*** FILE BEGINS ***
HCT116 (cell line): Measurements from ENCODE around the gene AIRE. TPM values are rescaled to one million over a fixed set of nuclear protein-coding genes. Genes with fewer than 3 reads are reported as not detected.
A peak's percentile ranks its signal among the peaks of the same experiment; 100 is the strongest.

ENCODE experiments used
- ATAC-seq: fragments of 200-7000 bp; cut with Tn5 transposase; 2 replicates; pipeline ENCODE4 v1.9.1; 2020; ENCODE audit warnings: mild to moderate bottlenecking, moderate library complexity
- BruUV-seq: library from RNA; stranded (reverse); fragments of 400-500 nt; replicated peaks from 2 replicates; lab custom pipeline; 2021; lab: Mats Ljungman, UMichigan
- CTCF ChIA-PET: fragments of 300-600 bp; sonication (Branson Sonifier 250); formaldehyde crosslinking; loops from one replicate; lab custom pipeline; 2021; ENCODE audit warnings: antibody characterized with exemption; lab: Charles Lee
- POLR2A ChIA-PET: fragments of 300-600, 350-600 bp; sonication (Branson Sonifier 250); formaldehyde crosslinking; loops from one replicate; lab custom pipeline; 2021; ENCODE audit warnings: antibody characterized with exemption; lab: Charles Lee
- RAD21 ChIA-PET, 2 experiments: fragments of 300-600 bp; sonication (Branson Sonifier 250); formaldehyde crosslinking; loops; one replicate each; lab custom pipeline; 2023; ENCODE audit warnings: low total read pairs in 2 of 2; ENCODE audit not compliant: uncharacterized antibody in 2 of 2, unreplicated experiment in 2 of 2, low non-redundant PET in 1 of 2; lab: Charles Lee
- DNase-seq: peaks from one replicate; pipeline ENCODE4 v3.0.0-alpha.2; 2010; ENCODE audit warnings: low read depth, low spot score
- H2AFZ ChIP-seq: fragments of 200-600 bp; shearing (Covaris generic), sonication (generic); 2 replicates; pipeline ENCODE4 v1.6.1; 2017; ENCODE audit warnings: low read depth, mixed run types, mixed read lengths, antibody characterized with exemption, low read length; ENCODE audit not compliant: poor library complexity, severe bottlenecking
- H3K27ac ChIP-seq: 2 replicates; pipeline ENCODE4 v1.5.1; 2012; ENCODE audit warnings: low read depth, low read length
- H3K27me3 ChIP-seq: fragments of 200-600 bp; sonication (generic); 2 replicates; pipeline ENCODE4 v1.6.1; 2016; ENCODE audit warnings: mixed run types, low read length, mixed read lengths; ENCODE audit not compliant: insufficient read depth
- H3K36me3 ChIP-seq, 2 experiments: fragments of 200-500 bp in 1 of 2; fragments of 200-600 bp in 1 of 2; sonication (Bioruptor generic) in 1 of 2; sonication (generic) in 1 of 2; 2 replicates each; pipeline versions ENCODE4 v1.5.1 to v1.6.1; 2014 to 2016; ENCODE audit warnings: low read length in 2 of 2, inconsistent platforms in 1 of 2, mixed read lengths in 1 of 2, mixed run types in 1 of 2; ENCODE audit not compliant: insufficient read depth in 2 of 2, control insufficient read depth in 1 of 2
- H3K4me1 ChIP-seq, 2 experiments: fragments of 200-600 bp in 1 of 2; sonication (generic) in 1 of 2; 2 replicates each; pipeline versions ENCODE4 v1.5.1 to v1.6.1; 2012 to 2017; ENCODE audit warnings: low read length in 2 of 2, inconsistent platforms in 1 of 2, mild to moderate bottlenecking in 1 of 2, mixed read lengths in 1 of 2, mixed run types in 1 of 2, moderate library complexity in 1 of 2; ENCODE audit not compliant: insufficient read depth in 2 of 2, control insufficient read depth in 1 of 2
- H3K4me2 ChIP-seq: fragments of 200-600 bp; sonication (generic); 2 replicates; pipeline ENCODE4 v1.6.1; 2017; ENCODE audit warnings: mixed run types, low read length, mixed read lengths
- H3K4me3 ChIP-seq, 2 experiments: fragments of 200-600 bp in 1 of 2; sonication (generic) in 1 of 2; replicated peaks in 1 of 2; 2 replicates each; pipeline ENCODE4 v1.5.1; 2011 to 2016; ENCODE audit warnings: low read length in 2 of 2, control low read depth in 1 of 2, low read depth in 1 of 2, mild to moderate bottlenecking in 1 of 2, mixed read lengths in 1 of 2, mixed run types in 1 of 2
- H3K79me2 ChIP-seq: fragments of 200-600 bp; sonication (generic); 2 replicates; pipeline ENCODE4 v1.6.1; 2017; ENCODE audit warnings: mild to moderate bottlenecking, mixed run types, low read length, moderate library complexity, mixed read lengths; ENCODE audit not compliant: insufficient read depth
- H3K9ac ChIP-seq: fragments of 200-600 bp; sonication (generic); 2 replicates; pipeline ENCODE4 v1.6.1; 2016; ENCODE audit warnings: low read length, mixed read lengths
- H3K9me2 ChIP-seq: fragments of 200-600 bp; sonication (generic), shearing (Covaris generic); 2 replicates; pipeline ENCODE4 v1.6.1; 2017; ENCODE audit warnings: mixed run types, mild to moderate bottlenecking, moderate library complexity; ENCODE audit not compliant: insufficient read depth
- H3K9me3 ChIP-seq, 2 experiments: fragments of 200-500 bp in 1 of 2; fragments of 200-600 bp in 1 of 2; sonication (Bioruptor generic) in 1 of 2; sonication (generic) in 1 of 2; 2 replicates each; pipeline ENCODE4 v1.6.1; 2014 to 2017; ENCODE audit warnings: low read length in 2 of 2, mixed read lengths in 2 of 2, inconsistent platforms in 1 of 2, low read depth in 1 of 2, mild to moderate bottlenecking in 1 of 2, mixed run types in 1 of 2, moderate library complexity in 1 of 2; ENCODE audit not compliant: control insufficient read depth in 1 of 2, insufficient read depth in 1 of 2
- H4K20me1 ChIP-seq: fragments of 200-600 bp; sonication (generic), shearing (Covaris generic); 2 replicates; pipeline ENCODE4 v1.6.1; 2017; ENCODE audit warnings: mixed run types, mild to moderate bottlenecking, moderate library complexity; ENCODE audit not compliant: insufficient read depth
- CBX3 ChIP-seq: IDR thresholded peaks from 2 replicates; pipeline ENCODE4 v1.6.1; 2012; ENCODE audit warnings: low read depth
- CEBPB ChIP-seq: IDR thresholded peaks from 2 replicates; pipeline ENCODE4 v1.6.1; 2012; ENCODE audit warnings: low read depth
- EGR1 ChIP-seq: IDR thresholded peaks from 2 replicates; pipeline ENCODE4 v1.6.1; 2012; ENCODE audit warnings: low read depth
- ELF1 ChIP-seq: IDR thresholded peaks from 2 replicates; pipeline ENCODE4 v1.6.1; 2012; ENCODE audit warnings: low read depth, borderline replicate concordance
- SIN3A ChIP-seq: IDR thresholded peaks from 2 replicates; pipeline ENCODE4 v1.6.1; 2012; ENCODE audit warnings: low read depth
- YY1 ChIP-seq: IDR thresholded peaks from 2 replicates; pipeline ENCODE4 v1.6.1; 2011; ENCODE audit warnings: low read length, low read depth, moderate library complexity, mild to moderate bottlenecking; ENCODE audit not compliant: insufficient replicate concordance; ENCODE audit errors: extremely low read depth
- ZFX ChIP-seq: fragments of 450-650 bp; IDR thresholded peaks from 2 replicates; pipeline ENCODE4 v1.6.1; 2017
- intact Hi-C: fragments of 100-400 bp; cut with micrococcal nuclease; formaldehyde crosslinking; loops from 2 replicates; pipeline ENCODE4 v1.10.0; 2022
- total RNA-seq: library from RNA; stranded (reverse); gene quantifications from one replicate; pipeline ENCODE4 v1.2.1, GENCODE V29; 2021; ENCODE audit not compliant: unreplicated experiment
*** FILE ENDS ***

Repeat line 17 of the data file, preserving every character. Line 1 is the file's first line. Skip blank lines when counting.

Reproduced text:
- H3K79me2 ChIP-seq: fragments of 200-600 bp; sonication (generic); 2 replicates; pipeline ENCODE4 v1.6.1; 2017; ENCODE audit warnings: mild to moderate bottlenecking, mixed run types, low read length, moderate library complexity, mixed read lengths; ENCODE audit not compliant: insufficient read depth